These actions were of course received with strenuous counteraction by the Italian press. They asserted that, apart from the reasons mentioned, my country's actions had perhaps been influenced by the desire for gain and that she was begrudging a needy people the few oil-wells and mines which did not even approach the sphere of Italy's interests, and would not even have been mentioned had not the British become involved.
The Reader may by now find the political details tedious but it is my strictly determined intention to adhere to the objective truth and always to raise my humble voice in protest whenever unmerited blame is cast upon my country, its navy, its aeroplanes, its tanks, and in general on any of our splendid establishments that distinguish noble man from the beast of prey.
Thus, so as not to lose the thread of my story, it happened at that time that His Majesty's heavily armour battleship "Terrible", riding at anchor in Chinese waters, was despatched to the Mediterranean and in its place an old tub, the worn-out cruiser "Invincible", was sent to fly the Royal colours and represent the rightful interests of my country with its presence. The task of the "Invincible" was not at all easy as my country's interests were strongly threatened in the Far East by the danger of Japanese expansion; even some sections of the Chinese people were in rebellion against the concession belts representing culture and civilization, and it was on account of these interests that the "Invincible" had to be stationed at Shanghai.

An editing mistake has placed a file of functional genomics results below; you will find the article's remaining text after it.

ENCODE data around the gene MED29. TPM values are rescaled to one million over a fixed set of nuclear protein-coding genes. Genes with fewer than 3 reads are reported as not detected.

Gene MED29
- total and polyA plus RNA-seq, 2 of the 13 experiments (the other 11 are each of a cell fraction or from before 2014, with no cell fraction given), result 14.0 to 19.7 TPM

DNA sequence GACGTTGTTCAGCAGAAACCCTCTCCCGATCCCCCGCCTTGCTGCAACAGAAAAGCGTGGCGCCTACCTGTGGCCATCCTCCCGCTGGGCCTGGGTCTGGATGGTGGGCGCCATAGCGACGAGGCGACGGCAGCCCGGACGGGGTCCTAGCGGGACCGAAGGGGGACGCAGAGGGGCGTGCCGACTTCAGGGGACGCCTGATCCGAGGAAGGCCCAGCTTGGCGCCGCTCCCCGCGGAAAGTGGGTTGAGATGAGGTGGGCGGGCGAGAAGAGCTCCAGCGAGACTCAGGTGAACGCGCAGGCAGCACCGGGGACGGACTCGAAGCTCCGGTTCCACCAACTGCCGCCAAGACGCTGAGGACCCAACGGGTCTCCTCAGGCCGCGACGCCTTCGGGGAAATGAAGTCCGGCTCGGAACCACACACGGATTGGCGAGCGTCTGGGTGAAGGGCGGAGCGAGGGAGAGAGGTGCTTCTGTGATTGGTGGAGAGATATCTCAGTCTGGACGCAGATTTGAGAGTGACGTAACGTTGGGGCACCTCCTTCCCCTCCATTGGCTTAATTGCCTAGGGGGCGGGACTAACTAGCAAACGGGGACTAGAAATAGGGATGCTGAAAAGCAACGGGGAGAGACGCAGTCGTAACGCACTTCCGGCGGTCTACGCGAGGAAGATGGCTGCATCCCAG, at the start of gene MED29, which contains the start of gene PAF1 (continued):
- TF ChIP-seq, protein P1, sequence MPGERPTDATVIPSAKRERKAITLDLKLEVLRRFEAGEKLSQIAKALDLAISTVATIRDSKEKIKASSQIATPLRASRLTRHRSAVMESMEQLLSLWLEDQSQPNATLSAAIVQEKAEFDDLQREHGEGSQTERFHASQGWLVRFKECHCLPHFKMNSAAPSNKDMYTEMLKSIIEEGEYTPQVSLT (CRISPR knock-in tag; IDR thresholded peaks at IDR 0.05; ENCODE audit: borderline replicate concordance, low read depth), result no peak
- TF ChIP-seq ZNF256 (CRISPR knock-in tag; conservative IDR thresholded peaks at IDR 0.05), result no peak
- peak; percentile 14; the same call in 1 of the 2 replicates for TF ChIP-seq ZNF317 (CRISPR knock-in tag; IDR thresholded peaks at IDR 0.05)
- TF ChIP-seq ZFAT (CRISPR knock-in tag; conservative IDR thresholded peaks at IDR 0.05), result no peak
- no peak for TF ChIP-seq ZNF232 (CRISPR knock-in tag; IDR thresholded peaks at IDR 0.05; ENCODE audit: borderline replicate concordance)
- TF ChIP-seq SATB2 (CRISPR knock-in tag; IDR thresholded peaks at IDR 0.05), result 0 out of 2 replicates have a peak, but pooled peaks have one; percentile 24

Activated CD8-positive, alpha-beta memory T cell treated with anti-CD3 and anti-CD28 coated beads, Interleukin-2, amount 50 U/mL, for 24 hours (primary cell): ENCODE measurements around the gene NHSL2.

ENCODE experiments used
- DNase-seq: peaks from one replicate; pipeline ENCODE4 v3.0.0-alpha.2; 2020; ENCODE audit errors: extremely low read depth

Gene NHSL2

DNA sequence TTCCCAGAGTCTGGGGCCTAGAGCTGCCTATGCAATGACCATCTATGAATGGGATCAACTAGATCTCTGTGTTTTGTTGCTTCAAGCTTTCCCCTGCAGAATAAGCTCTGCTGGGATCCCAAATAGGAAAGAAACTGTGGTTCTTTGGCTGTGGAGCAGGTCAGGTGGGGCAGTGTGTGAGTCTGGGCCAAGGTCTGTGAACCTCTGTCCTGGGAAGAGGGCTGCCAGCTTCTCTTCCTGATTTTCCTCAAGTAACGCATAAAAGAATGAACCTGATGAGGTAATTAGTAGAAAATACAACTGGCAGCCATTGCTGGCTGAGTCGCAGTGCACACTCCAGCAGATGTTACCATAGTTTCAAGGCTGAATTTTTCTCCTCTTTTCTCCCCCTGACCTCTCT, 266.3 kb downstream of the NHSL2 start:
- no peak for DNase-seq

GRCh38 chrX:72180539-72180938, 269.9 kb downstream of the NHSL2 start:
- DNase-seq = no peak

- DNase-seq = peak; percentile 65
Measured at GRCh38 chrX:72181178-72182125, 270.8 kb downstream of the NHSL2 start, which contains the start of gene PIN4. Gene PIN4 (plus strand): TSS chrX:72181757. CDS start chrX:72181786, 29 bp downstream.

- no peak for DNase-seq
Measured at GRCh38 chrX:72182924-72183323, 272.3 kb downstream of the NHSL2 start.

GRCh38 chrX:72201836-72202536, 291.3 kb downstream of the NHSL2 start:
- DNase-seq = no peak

My country was resolved to secure a European-type civilization in the East, too. The conflict with Italy, however, did not then permit it, which opportunity was thoroughly utilized by Japan who herself began to spread civilization in northern China, in full concord for the time being with the Covenant of the League of Nations and my beloved country.